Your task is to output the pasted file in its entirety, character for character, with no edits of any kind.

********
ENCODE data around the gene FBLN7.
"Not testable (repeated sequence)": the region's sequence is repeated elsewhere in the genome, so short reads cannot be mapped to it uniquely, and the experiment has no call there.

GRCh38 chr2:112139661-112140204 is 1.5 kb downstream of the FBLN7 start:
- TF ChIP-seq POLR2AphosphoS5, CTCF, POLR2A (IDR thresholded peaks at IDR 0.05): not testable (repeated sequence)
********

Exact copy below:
ENCODE data around the gene FBLN7.
"Not testable (repeated sequence)": the region's sequence is repeated elsewhere in the genome, so short reads cannot be mapped to it uniquely, and the experiment has no call there.

GRCh38 chr2:112139661-112140204 is 1.5 kb downstream of the FBLN7 start:
- TF ChIP-seq POLR2AphosphoS5, CTCF, POLR2A (IDR thresholded peaks at IDR 0.05): not testable (repeated sequence)